This post is in series where I talk on how to parse Typescript code in Java and Go using v8go. Instead of using v8go, this time we will use QuickJS-Go to parse and obtain the abstract syntax tree.

As before, there are many use-cases on why this may be required:

  • you want to build a new documentation tool for Javascript/Typescript
  • you are building a new version of Hacker Rank
  • you want to enable scripting in your own code

Back to getting the job done, here are the broader steps:

  • Initialize and load QuickJS
  • Load Typescript JS library
  • Load the Typescript code that you would like to parse
  • And, finally call the TS parser code to obtain the AST

Let’s dig into the details. The first step is to initialize a new QuickJS instance. You would notice the use of runtime.LockOSThread() - this is to ensure that QuickJS always operates in the exact same thread.

// this is a must-step as per QuickJS documentation

// create new runtime
runtime := quickjs.NewRuntime()
defer runtime.Free()

// obtain a new context that we will work with
context := runtime.NewContext()
defer context.Free()

Once V8 is up, we need to load the Typescript JS code. We make use of a locally saved typescript.js file for the same. Read it in memory and then use the EvalFile method to load the script.

tsSource, err := ioutil.ReadFile("/path/to/ts/on/disk/typescript.js")
if err != nil {
    panic(err) // panic if load failed

// load TS source code
result, err := context.EvalFile(string(typeScript), 0, "typescript.js")
defer result.Free()

Notice the use of check(err) function call above. It is a convenience function borrowed from the documentation that allows us to visit the stack/cause in case something fails inside the QuickJS runtime. The function is as under.

func check(err error) {
	if err != nil {
		var evalErr *quickjs.Error
		if errors.As(err, &evalErr) {

Once Typescript is loaded, we need to build the compiler options to let TS know that we would like to use the latest syntax version for parsing.

// never free this - throws cgo error at app termination
globals := context.Globals()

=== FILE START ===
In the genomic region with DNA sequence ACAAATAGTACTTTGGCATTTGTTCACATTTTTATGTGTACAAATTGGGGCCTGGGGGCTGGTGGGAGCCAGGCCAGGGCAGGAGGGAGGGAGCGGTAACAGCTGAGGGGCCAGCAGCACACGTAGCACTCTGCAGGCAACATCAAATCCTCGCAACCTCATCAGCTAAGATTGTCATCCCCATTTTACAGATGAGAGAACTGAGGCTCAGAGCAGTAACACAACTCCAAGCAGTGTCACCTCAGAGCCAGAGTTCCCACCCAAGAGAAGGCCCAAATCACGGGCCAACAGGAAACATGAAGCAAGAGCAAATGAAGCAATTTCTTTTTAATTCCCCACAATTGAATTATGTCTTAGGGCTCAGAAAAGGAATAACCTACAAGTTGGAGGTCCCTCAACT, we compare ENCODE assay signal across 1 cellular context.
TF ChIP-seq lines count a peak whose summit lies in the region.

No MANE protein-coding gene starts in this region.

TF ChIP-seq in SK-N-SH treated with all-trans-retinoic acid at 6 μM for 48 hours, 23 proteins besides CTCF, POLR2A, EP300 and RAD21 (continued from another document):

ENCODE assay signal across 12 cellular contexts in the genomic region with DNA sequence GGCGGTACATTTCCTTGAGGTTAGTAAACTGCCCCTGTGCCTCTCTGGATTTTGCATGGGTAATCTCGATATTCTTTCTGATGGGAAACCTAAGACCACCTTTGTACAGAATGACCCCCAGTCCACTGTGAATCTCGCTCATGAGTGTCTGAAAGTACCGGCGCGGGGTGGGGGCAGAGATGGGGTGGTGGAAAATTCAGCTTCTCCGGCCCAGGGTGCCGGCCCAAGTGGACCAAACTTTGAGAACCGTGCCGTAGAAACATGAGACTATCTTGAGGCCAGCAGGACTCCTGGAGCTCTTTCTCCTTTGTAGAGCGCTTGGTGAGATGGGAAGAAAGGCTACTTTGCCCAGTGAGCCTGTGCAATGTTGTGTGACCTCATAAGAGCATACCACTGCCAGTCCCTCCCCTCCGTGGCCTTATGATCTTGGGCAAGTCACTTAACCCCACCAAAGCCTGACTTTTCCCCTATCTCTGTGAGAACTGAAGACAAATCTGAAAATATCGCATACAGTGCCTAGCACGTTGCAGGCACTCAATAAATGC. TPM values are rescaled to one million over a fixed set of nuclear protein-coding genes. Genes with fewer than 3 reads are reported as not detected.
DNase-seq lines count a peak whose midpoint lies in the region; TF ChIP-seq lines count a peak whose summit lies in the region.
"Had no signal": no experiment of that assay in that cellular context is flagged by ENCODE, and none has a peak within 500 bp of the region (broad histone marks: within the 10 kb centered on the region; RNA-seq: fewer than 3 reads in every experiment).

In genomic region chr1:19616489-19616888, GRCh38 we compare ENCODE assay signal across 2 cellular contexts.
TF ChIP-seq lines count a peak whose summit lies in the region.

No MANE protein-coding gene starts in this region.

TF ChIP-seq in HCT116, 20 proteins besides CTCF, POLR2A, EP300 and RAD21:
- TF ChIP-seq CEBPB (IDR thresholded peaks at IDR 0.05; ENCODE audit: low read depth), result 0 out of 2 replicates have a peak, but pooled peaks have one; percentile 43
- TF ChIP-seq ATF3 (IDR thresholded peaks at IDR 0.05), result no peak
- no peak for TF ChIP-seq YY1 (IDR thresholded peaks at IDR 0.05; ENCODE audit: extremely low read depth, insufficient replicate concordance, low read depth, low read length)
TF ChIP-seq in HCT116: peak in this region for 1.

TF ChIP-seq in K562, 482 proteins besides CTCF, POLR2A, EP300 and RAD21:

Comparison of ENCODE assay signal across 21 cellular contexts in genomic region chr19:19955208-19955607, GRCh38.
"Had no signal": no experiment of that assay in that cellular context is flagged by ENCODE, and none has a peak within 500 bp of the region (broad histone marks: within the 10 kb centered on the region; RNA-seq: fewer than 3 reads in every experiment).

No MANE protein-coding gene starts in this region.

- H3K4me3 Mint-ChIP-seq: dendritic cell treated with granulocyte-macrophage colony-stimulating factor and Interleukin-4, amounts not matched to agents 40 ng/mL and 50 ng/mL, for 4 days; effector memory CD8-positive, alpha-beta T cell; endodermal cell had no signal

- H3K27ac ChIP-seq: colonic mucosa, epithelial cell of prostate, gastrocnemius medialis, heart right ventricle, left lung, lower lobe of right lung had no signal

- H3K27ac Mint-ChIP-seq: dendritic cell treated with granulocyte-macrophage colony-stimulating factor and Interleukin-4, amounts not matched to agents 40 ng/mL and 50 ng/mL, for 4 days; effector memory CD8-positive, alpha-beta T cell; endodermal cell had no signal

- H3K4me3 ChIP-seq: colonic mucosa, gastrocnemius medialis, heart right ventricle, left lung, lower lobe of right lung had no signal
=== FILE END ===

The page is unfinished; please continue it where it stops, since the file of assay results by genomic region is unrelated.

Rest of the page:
ts := globals.Get("ts")
defer ts.Free()

scriptTarget := ts.Get("ScriptTarget")
defer scriptTarget.Free()

system := scriptTarget.Get("Latest")
defer system.Free()

args := make([]quickjs.Value, 4)
args[0] = context.String("index.ts")
args[1] = context.String(string(sourceCode))
args[2] = context.String("")
args[3] = context.Bool(true)

Next, obtain the function createSourceFile from the loaded ts object. This allows us to invoke the function directly from Go.

parseCode := ts.Get("createSourceFile")
defer parseCode.Free()

Load the typescript code that you would like to parse, and then simply use context.Call to execute the parser.

sourceCode, err := ioutil.ReadFile("/path/on/disk/typescript/code/index.ts")
if err != nil {

result, err = context.Call(globals, parseCode, args)
defer result.Free()

If there was no error, result contains the AST as an object. However, you will need to iterate over it to convert to a pure Go object or a strongly-typed object. It is left as an exercise for the reader.

if result.IsObject() {
    // print the property names available
    names, err := result.PropertyNames()

    for _, name := range names {
        val := result.GetByAtom(name.Atom)
        defer val.Free()

        fmt.Printf("'%s': %s\n", name, val)
} else {

Complete code is available in this gist

This concludes the series on different ways to parse Typescript code in Java using J2V8, Go with v8go and [Go with QuickJS][post3].

Happy Hacking.